“This increased the difficulty of the learning curve because I spent a lot of time re-learning institutional knowledge rather than putting my ideas into practice,” Noonan continued. “I have done the best with what I have been given, and I will admit that my methods and decisions have not been perfect. However, this is a continuous process and one that I am focusing heavily on.”
Staff also highlighted concerns about the print issue itself, given edits that were made to the paper.
“Regarding the edits in photo dimensions: this required changes to layout, but the manner and degree of work required to bring those about is heavily over-represented,” Noonan responded. “I also took responsibility for most of that myself, and several staff members helped significantly as well.”
Noonan has disputed that these concerns were communicated to her the way the letter depicts.
“These concerns were not communicated to me the way the letter claims,” Noonan said to Trinity News. “When I received complaints, I always responded with solutions that I immediately implemented to the best of my ability.”
“I also offered to meet and discuss potential solutions multiple times before, during, and after the cited print weekend.”
Noonan continued: “The severity of the issues claimed in the letter was never once mentioned to me, and each time I talked with senior masthead I left with the understanding that the major issues they brought forward were addressed and resolved as needed.”
“After this conflict began, I made two offers of mediation with a neutral mediator, which were both categorically rejected,” Noonan explained. “This team has rejected mediation and ignored offers for meetings intended explicitly to openly discuss and address these issues.”
Noonan continued: “I was from the very start extremely open to all staff that they could bring issues to me, be entirely open and honest with me, and challenge me. But to do that I need clear and open communication, something I was never given.”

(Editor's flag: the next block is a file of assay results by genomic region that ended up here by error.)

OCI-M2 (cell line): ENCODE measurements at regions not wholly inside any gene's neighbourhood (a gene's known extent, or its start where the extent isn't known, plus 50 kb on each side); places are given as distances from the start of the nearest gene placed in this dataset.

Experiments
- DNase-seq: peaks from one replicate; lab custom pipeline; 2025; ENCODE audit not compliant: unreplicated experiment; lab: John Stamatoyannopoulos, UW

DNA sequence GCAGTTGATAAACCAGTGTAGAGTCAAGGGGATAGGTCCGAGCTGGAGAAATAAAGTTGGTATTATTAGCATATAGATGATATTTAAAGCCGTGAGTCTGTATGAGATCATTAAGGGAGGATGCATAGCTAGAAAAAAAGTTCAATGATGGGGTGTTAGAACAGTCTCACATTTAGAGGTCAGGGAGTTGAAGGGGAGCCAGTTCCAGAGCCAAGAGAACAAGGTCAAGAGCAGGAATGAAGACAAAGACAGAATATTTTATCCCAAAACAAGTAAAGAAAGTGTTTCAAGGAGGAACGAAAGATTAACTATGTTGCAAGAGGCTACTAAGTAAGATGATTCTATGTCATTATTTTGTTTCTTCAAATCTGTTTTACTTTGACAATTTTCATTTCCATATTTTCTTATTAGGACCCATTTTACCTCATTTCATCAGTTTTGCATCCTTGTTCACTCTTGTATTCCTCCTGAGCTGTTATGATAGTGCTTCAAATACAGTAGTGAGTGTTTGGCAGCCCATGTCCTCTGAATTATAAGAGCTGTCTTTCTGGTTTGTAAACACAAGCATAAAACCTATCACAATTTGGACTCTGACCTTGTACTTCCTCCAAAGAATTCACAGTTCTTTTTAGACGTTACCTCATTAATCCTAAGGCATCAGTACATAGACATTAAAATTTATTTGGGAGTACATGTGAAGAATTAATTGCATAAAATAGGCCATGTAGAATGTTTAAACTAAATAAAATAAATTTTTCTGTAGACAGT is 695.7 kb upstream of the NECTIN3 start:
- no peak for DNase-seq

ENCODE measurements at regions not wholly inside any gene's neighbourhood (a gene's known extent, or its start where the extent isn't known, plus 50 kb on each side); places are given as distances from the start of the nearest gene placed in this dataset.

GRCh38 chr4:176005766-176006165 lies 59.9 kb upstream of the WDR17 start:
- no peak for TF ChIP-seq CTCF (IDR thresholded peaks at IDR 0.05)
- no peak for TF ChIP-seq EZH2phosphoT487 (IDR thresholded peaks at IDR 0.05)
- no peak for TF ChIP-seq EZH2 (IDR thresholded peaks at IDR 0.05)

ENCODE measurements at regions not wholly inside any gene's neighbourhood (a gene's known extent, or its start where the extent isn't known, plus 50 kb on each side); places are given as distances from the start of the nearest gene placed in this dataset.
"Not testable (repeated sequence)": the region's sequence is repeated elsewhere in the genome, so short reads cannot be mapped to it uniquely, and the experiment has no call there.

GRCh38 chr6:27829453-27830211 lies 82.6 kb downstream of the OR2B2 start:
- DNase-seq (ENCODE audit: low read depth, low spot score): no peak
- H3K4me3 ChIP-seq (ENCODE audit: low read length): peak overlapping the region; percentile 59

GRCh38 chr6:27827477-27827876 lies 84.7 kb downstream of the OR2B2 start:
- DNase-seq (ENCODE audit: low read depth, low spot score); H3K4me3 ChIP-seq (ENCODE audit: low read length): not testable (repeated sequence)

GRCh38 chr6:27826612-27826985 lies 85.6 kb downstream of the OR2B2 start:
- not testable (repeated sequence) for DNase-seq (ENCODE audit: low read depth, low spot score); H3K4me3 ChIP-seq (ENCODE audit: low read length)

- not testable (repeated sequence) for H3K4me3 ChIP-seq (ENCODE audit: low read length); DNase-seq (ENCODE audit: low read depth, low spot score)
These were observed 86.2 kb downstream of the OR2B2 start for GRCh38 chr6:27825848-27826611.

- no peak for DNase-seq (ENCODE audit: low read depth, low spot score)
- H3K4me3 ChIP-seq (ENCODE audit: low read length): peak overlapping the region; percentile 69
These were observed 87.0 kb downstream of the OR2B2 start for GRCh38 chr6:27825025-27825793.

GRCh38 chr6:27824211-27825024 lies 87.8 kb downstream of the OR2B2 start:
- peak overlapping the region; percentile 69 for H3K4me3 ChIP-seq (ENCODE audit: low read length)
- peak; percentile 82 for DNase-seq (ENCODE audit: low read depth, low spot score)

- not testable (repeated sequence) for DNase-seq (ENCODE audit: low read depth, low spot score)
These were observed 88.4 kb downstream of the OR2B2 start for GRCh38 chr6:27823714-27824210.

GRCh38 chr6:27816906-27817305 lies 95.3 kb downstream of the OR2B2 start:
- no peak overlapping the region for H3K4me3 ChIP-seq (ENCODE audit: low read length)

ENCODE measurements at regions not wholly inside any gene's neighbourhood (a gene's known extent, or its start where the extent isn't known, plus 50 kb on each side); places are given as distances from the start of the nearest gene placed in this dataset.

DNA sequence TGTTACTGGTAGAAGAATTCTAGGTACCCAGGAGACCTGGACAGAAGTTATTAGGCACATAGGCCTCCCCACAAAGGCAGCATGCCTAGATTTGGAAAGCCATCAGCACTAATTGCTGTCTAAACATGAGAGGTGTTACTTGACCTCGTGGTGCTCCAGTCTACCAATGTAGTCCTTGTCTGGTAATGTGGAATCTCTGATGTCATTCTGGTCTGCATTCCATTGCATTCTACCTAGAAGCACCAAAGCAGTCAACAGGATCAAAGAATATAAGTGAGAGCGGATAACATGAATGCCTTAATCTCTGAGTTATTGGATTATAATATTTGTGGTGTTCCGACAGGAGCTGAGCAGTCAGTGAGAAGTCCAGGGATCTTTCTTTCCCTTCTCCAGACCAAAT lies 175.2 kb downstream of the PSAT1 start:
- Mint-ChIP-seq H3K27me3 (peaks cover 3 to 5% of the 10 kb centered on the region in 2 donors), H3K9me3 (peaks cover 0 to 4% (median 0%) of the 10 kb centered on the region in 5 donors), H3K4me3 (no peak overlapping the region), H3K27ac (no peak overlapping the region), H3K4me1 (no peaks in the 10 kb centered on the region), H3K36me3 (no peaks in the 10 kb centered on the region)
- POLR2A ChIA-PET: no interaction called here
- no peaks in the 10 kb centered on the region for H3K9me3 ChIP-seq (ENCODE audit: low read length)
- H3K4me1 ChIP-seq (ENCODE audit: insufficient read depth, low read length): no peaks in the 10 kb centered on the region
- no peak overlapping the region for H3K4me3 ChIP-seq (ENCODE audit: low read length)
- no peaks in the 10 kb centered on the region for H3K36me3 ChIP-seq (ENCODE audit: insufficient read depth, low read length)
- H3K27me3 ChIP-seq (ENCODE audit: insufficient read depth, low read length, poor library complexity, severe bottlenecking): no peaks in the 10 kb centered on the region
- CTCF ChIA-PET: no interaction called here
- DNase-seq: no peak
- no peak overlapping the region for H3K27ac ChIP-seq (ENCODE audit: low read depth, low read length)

Noonan has criticised her staff for sending “repeated calls and texts” while she has been ill over the last few days: “Over the last few days I have been very sick, and I communicated this to the senior masthead team. Not once did they offer to give me space to recover. They sent repeated calls and texts that constantly prevented me from having the space I needed to rest and recover.”
Noonan continues to claim that the letter published by Druce “is being used by the senior masthead team as a personal assault on me, and that it is intended to harm my name with mis-represented statements and at best incomplete truth”.
Trinity News has contacted Druce for a statement.
She concludes: “I will not resign now. I will continue to fight for this paper with integrity and welfare as my top priorities, as I was elected to do in April.”
In the letter leaked on Saturday, UT staff highlighted numerous concerns about the editor’s alleged conduct in her role, including time management, use of resources available and “undue stress and anxiety” being caused.
Trinity News has contacted UT senior staff for a statement following Noonan’s response to their letter calling for her resignation.
Staff also said they have begun “impeachment proceedings” against the editor “which would likely involve the entire student body being asked to vote for [Noonan’s] dismissal”.
Current UT staff allege that these proceedings “would also likely affect [their] capacity to fulfil [their] constitutional requirement to produce a print edition in November, which would result in the immediate defunding of [UT]”.
It is unclear how impeachment proceedings of the UT Editor would occur.
In the constitution of Trinity College Dublin Students Union (TCDSU) it details that a “Sabbatical Officer shall be removed from office by the passing of a resolution by referendum
to impeach that officer”.
The UT Editor is a sabbatical officer and has its own section of the constitution. Within that section it does not detail an impeachment process specific to the Editor. The constitution states that: “The election for the position of The University Times editor shall be coordinated by the Electoral Commission alongside the annual sabbatical officer elections.”
The constitution also states that “the election for the position of The University Times shall be subject to election regulations as set out in Schedule 3”. Schedule 3 contains the election rules covering all TCDSU elections and referenda, as specified in the document.
Trinity News has contacted the Electoral Commission (EC) for clarification.
Additional reporting by Ellen Kenny.
This article was updated at 5:05pm to include a statement from former UT Editor Emer Moreau.